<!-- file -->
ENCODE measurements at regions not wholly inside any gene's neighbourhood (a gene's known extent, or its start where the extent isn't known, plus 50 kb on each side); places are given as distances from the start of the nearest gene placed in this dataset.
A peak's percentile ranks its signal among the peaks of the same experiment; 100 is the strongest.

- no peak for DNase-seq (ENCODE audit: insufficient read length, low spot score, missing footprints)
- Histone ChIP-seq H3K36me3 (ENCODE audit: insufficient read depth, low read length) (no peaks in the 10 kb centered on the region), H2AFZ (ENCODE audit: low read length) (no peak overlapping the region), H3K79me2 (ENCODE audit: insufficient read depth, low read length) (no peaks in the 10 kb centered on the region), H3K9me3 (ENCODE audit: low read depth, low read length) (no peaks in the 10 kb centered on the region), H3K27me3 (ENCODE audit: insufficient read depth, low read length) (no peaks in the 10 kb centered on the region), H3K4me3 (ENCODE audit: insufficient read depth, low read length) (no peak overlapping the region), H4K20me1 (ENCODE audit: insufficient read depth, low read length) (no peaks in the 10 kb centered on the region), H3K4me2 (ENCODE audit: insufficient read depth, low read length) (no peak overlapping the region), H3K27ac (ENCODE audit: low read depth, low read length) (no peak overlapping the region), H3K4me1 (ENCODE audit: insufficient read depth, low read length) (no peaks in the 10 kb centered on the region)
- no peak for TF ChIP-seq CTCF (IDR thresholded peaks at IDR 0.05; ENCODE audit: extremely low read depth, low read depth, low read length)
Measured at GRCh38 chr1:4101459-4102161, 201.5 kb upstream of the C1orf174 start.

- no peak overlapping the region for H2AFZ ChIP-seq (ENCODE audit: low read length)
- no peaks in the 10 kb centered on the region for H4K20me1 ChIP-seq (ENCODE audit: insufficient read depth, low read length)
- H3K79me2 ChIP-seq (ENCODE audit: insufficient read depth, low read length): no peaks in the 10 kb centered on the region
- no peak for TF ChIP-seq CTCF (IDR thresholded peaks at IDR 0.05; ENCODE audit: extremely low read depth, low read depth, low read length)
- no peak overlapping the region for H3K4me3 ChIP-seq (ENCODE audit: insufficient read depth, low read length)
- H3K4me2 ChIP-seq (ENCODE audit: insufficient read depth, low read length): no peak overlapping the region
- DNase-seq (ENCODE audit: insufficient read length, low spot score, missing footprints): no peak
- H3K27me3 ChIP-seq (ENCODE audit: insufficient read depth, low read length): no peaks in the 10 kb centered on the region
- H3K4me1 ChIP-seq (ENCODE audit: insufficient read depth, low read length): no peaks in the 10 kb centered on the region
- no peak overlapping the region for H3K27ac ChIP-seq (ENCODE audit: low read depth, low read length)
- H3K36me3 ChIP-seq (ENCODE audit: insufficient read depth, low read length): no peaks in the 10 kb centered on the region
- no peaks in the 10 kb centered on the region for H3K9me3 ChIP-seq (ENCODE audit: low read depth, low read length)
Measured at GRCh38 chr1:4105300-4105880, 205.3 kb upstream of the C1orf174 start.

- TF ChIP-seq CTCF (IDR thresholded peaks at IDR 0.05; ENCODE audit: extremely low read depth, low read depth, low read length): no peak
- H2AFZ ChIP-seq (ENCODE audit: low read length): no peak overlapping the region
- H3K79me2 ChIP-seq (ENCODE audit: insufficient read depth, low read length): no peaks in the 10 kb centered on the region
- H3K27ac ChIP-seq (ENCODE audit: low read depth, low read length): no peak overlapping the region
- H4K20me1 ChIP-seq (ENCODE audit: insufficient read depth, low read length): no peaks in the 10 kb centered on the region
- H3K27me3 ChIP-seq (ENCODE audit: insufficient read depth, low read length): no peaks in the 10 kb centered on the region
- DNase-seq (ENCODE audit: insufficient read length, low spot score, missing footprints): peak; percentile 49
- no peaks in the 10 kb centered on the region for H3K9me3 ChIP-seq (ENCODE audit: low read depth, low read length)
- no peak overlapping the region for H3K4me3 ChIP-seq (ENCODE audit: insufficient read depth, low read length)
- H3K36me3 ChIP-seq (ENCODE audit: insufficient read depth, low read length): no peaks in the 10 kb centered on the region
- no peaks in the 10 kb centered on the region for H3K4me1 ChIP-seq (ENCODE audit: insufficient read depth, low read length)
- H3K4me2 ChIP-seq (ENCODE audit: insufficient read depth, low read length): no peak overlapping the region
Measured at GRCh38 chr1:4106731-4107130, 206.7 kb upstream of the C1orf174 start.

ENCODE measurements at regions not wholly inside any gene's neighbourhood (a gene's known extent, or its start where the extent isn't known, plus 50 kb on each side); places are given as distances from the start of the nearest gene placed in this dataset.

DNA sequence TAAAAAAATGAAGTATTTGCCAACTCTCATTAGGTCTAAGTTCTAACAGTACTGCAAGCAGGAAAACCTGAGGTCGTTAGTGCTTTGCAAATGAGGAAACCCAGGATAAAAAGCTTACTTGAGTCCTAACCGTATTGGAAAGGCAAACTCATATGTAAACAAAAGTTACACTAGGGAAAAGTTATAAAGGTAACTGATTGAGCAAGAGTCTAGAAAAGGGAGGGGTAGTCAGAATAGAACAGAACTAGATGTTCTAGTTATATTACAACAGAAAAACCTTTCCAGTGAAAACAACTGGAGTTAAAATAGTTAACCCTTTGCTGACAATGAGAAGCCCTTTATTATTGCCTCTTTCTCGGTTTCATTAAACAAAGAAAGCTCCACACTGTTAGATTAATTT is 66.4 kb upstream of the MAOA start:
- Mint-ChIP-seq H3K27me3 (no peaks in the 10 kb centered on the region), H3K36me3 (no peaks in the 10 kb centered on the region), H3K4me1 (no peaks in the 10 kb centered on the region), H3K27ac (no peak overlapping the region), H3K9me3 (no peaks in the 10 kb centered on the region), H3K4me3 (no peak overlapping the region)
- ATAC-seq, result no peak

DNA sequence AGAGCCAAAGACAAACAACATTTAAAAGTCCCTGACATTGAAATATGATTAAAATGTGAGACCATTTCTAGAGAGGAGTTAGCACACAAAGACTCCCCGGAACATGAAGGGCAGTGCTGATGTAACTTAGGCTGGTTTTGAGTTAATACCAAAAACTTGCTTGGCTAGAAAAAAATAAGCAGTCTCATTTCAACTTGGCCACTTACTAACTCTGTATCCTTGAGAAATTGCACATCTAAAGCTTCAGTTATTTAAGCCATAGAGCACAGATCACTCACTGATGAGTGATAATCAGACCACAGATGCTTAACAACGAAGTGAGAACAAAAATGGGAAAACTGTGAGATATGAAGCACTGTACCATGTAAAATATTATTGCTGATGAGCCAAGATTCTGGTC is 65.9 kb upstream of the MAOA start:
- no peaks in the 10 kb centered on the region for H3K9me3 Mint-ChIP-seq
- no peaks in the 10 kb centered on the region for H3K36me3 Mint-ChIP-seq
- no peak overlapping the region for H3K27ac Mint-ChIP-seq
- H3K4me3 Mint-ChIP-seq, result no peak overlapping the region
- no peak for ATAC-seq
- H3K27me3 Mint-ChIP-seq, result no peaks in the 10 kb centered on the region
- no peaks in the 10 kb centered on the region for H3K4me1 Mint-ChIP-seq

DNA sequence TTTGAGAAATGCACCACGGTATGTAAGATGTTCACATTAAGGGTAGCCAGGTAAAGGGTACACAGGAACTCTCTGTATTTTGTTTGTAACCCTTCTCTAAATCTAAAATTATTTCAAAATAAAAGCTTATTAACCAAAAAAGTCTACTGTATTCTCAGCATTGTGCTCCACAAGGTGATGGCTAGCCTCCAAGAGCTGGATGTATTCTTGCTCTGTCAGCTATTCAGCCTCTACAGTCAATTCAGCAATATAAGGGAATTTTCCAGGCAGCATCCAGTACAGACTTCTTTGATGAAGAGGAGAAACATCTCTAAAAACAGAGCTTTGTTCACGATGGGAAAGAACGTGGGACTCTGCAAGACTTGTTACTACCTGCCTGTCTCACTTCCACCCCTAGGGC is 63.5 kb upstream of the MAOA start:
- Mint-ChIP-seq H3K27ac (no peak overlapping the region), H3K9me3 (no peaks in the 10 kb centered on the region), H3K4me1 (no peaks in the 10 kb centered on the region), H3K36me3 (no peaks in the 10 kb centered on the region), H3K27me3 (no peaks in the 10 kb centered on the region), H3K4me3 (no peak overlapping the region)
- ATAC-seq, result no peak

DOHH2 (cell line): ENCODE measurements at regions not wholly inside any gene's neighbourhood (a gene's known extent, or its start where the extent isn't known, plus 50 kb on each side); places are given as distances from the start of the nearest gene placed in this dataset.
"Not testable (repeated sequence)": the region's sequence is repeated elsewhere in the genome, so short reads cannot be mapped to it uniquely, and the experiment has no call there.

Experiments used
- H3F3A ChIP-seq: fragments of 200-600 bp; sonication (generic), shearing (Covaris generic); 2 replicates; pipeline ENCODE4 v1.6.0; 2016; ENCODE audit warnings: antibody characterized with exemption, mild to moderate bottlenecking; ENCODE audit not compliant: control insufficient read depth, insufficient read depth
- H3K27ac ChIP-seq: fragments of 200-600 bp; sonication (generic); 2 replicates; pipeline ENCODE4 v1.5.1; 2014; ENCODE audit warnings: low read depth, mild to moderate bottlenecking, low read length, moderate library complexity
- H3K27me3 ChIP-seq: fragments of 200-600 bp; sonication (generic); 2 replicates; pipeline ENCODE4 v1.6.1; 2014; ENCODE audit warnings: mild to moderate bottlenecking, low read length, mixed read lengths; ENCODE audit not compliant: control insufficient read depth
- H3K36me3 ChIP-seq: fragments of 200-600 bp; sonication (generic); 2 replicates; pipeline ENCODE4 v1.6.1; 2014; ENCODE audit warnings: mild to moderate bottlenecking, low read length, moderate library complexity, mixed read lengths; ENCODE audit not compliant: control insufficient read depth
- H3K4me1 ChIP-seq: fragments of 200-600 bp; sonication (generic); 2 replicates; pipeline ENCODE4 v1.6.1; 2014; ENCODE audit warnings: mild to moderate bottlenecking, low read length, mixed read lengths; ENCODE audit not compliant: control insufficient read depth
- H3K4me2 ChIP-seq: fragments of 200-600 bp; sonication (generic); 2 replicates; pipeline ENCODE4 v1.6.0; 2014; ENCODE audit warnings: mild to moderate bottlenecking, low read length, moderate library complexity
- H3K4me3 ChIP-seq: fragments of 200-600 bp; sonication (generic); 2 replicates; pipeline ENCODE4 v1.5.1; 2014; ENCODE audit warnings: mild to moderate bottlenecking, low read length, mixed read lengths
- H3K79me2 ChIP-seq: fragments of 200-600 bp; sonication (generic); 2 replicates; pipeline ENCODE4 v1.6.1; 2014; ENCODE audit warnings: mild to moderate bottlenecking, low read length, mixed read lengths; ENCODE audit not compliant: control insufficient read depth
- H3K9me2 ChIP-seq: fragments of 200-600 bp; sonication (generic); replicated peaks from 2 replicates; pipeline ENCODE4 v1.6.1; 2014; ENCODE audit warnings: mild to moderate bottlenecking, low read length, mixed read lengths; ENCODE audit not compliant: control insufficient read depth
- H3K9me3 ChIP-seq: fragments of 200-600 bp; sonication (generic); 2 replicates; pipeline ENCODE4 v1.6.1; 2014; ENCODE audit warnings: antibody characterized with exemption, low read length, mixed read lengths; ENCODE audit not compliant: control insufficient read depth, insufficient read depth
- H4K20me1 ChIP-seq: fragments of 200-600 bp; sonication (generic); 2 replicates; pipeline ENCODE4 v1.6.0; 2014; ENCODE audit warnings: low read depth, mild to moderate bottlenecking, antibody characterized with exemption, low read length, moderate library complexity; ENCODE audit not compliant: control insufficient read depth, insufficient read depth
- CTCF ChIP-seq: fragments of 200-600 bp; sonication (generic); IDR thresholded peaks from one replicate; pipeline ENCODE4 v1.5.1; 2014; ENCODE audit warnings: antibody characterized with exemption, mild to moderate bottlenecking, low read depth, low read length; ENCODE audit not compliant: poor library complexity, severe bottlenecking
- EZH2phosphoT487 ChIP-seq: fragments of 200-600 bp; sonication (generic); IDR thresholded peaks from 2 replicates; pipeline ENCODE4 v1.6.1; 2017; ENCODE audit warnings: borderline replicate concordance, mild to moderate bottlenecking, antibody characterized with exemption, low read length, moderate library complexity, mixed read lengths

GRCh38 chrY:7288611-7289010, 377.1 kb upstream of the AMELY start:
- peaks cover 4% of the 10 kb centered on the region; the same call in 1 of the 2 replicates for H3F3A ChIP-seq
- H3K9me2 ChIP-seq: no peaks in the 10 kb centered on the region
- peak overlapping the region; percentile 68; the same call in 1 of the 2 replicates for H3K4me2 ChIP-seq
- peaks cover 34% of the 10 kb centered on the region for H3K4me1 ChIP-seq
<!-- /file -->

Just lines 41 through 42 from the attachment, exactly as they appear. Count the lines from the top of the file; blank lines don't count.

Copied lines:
- H3K4me3 Mint-ChIP-seq, result no peak overlapping the region
- no peak for ATAC-seq